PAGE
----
China is increasing its monitoring of indebted state-owned enterprises by creating watch lists and setting alarm levels, underscoring that the government hasn’t abandoned the goal of controlling borrowing.
The government will set two debt thresholds for state-owned firms — one level would trigger alarms and the other would require higher regulatory attention. Firms with debt above those levels will be put on monitored lists and required to report reduction goals and deadlines, according to a plan for 2018 published on the National Development and Reform Commission’s website.
With the economy slowing and trade tensions rising, officials are now placing more emphasis on curbing debt at state firms and in parts of the property market. The nation’s top leadership under President Xi Jinping affirmed in a statement after the politburo meeting last week that the campaign will continue, albeit at a more measured pace.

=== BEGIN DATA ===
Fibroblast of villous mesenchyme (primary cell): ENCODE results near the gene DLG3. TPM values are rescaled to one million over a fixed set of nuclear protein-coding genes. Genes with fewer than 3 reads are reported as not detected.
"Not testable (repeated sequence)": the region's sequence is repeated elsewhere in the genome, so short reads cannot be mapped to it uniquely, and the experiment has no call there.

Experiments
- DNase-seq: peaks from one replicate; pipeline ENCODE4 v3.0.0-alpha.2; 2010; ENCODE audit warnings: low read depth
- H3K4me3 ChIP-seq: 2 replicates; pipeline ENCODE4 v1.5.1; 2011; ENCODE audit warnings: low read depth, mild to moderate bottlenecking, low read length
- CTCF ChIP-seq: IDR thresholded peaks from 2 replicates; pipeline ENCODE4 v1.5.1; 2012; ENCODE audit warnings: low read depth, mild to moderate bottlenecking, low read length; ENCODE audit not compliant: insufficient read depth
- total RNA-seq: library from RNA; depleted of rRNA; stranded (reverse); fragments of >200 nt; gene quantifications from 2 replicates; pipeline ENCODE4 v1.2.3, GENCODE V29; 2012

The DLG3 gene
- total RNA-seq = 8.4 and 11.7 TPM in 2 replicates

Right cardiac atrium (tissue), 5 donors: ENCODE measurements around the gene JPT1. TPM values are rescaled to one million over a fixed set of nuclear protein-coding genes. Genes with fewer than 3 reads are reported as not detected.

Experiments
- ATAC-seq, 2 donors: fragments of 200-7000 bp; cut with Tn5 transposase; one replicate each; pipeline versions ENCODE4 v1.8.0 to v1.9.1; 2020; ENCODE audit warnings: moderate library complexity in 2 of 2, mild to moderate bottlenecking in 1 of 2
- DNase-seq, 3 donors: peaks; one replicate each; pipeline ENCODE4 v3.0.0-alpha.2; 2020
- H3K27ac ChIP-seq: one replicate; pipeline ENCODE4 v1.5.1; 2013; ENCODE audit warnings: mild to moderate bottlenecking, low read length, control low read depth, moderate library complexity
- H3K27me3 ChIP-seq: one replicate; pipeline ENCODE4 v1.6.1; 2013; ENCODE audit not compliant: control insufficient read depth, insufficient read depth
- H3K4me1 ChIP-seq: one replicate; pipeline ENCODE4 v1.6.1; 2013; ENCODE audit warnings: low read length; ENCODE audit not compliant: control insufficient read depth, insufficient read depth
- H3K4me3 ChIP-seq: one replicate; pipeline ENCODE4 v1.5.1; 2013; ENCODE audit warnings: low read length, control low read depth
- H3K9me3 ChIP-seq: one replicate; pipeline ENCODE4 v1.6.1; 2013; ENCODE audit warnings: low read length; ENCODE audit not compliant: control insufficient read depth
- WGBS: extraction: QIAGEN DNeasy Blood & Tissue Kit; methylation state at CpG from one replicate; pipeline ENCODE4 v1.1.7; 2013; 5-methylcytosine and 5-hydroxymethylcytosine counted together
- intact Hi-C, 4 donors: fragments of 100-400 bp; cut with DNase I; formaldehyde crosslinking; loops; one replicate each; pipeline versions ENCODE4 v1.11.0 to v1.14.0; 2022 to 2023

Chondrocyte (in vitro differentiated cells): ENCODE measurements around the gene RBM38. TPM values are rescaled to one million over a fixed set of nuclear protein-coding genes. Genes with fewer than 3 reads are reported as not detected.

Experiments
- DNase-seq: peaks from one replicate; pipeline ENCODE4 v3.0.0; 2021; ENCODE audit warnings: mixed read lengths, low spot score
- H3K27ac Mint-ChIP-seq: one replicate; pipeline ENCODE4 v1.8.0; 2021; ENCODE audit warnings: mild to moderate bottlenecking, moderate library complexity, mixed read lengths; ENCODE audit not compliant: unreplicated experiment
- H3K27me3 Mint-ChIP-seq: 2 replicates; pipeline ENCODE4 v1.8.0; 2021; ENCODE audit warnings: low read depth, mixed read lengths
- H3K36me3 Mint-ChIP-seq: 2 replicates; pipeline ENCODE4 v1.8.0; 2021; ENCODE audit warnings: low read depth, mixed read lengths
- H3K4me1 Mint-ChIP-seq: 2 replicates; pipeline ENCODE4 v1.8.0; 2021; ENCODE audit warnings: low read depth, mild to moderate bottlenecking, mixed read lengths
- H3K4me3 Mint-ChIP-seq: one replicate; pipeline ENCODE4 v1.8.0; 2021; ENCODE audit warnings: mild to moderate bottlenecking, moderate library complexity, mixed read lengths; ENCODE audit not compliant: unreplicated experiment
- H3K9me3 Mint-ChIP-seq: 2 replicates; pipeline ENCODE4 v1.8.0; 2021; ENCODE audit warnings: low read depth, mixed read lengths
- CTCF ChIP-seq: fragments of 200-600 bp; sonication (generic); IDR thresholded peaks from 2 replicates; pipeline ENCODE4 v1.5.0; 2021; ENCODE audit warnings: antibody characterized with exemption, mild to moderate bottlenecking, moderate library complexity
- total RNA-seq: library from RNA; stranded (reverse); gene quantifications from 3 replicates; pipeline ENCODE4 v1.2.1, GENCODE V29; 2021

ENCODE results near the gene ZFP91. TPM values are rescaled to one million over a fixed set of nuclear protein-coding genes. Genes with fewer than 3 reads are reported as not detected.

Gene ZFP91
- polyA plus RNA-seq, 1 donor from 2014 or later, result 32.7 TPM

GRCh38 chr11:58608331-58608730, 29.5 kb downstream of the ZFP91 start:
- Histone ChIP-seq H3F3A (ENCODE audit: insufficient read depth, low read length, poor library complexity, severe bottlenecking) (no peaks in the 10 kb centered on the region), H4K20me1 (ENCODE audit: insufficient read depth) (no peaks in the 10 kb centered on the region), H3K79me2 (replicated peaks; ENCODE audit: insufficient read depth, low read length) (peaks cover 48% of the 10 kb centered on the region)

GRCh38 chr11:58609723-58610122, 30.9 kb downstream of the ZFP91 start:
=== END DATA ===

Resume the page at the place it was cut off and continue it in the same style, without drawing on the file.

The plan indicated that “reducing SOE debts is still the key in the deleveraging campaign this year,” said Zhu Qibing, chief macroeconomy analyst at BOC International China Ltd.